In embryos, VAB-10A and VAB-10B antibodies first detected a signal at the basal and apical plasma membranes of dorsal and ventral epidermal cells, soon after the onset of differentiation (Fig. 4, A and F). As these cells became thinner during morphogenesis, staining appeared as four longitudinal rows (Fig. 4, B–E and G–L) and progressively evolved into circumferentially oriented bands located above muscle sarcomeres (Fig. 5 A). We also detected VAB-10A basally and apically in the pharynx and along mechanosensory axons as described previously (Francis and Waterston, 1991). VAB-10B was also present in the pharynx lumen, intestine lumen, nerve ring, and in body wall muscles and somatic gonad of larvae (Fig. 4, F–H, and unpublished data; a detailed account of VAB-10 distribution and role in nonepidermal tissues is hoped to be presented elsewhere). These patterns are specific because MH5 and polyclonal VAB-10A antibodies failed to detect a signal in vab-10(h1356) and vab-10A–deficient embryos (Fig. 4, D–E, and Fig. 6 H). Likewise, VAB-10B antibodies could only detect a weak signal in the intestine and pharynx of mid-staged vab-10B(mc44) and vab-10(h1356) embryos (Fig. 4, J and L). Although we cannot exclude that VAB-10B antisera recognize a cross-reacting protein, we believe that VAB-10B is expressed in the pharynx and the intestine because surviving vab-10B(mc44) larvae had an abnormal intestine (unpublished data).
To further define the subcellular level of VAB-10A and VAB-10B in the epidermis, we determined if they colocalize with IFs and myotactin, which are associated with FOs. Using confocal microscopy, we observed that the circumferential bands formed by VAB-10A matched those formed by IFs at all stages (Fig. 5, B/B′). VAB-10A staining strictly colocalized with myotactin in adults (unpublished data), but only partially in young larvae (Fig. 5, C/C′; notice the alternating green and red bands). Reciprocally, we observed that the parallel bands formed by VAB-10B are interspersed with those formed by VAB-10A (Fig. 5, D/D′) and extend beyond the area of muscle–epidermis contact. The VAB-10B bands corresponded to the regularly spaced shallow furrows that pattern the cuticle and separate annuli ridges (Fig. 5, E–E′′; for a description of annuli, see Costa et al., 1997). Immunoelectron microscopy confirmed that VAB-10A (but not VAB-10B) is restricted to FOs. As shown in Fig. 5 (F and G), VAB-10A was exclusively detected in the epidermis in areas dense in filaments, a characteristic of FOs, raising the possibility that VAB-10A might interact with IFs. Using the VAB-10B K22 antibodies, we observed gold particles in the epidermis adjacent to body wall muscles and in sarcomeres (Fig. 5 H). Although the number of particles is low, quantitative analysis indicates that staining is specific (see legend to Fig. 5). Thus, VAB-10B appears to have a disperse distribution in the epidermis and muscles.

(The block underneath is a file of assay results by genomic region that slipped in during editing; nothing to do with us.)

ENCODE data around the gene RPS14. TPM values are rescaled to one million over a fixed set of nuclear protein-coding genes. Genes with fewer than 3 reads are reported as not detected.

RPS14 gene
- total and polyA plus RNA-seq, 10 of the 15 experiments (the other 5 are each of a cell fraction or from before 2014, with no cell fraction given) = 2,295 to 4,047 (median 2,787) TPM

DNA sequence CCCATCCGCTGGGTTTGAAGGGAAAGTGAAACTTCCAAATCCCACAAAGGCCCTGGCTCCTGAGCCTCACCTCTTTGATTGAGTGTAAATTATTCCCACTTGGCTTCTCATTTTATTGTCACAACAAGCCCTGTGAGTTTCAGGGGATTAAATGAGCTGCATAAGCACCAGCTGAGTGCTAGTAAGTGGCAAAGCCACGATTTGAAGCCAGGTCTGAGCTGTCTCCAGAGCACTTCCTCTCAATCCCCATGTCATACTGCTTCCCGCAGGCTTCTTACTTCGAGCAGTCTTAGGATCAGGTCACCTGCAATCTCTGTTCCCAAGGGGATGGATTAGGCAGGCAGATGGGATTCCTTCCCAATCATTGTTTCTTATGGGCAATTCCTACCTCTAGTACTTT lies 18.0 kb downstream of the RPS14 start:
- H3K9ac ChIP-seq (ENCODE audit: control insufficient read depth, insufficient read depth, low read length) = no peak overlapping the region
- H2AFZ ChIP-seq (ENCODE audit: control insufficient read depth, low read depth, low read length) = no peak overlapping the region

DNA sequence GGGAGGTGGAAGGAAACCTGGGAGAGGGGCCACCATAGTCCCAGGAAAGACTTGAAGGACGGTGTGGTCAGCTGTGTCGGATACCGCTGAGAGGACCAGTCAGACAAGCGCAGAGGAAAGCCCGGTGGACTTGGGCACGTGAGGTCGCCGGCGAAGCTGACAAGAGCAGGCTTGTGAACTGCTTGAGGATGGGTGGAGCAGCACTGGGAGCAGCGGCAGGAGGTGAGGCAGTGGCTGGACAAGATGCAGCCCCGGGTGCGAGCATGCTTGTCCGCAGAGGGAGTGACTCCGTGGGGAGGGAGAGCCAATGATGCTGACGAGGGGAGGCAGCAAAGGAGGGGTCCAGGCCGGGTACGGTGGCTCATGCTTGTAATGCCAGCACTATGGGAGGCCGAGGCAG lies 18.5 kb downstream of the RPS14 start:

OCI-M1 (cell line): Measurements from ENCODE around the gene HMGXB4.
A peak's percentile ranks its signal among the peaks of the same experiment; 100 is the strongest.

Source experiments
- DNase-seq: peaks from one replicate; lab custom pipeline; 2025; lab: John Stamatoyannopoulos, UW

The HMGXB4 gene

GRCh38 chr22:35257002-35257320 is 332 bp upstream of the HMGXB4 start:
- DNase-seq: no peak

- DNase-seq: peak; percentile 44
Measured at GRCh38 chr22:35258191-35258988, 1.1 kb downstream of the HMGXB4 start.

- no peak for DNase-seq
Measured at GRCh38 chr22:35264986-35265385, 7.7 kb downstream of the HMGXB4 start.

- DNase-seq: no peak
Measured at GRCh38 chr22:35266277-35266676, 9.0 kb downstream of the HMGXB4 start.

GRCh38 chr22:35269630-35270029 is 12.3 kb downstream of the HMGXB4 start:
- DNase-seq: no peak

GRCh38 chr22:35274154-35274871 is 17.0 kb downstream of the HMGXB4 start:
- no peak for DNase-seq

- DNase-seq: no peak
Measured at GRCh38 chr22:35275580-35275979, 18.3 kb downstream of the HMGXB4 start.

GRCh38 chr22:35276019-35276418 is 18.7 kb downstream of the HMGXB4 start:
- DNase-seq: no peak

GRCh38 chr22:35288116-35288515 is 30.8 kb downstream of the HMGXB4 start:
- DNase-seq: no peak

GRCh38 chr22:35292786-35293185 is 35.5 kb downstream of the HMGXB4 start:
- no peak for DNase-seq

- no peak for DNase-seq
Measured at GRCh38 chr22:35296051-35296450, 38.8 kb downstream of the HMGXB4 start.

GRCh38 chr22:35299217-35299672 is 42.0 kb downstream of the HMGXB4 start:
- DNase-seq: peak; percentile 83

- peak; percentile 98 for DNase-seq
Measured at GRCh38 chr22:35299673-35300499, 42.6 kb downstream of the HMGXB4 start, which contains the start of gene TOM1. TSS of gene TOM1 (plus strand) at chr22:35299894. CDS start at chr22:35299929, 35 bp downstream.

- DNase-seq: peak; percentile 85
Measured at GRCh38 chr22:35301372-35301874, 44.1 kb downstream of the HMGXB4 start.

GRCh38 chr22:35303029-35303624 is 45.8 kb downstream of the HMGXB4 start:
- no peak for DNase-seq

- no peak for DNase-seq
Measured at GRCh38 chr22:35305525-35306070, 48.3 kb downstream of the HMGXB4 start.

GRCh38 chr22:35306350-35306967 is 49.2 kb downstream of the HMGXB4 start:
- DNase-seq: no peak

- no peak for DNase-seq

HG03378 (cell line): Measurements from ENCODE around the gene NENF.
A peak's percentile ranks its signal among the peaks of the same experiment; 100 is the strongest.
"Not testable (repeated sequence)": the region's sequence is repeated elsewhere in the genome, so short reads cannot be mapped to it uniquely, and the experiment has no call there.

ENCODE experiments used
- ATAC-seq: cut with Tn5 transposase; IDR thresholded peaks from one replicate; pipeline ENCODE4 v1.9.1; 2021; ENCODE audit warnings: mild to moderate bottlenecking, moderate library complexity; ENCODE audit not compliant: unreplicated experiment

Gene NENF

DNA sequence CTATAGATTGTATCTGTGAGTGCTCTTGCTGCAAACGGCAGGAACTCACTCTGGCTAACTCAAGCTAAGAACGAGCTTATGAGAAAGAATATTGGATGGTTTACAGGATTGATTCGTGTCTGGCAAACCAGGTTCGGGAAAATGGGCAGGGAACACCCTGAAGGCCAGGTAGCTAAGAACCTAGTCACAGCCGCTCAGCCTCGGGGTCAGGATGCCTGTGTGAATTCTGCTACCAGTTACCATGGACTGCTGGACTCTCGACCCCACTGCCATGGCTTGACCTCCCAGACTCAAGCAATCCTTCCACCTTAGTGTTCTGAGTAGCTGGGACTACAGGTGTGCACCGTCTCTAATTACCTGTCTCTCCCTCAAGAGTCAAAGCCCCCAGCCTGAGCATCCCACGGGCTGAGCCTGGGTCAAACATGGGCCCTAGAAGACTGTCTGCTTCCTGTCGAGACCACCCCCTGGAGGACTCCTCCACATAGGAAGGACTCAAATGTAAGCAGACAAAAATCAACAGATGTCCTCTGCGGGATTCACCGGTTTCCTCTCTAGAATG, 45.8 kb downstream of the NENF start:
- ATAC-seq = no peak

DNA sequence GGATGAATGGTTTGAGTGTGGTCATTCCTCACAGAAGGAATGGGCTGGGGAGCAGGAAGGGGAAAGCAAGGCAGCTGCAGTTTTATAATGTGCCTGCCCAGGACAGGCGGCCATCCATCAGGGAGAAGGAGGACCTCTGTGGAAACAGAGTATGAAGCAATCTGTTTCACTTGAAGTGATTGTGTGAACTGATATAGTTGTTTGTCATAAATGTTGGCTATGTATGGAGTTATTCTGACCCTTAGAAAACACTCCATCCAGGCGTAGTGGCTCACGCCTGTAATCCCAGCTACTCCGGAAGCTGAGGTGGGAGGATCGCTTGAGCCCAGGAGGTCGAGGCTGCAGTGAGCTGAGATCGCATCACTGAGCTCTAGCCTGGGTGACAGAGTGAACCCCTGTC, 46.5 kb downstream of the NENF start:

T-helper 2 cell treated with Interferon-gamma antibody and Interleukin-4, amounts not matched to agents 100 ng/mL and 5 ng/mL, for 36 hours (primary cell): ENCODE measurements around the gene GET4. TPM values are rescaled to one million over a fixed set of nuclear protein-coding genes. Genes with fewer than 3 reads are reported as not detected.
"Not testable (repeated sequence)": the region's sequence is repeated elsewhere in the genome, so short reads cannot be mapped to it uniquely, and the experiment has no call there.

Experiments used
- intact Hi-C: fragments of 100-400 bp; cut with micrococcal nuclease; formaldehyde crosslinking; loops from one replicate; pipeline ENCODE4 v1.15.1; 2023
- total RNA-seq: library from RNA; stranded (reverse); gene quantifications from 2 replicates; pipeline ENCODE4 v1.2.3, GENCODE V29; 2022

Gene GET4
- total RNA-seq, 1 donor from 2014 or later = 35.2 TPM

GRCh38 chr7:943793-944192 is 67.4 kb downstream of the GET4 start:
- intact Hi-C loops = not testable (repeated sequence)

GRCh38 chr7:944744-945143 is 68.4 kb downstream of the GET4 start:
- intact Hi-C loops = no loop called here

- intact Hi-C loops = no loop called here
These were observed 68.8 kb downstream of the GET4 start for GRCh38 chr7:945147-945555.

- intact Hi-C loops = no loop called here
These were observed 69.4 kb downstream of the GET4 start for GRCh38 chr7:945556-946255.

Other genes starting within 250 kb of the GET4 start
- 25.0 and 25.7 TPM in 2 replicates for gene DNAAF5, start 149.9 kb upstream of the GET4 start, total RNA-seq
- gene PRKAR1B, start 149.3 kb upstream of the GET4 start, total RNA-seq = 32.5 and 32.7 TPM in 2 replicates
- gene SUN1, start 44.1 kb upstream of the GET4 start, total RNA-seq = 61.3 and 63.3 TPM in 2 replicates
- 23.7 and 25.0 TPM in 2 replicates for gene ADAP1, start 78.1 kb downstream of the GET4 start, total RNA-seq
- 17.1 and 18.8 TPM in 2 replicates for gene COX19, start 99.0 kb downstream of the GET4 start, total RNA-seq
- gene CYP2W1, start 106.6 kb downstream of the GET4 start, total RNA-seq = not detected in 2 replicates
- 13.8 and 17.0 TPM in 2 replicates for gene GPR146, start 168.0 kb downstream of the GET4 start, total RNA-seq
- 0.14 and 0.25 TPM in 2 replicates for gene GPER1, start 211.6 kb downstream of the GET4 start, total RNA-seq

VAB-10A is necessary for epidermis attachment to the ECM and VAB-10B to link the apical and basal epidermal plasma membranes
The distinct distributions of VAB-10A and VAB-10B suggest that these isoforms carry out different functions. Consistent with this notion, vab-10A and vab-10B mutants exhibit different terminal phenotypes. Specifically, embryos with no (or strongly reduced) VAB-10A activity arrested before the two-fold stage of elongation showed no or very little muscle contractions, but had an apparently normal intestine and pharynx (Fig. 1, C and D). vab-10B(mc44) mutants also failed to elongate beyond the 2.5-fold stage; however, most could hatch (Fig. 1 E) to generate larvae that generally died during the L1 stage with a very irregular and lumpy body morphology. The phenotype of vab-10B(RNAi) embryos was more variable, but not more severe (Fig. 1 F).
The paralysis of vab-10A mutants indicates that muscles are not functional, and the lumpiness of vab-10B mutants primarily unveils epidermal defects. Because VAB-10A is associated with FOs, which are envisioned as key structures for muscle–epidermis–cuticle attachment, loss of VAB-10A function would be expected to cause the epidermis to detach from the ECM, whereas loss of VAB-10B function should have different consequences. To address this issue, we analyzed vab-10A and vab-10B mutants by light and electron microscopy.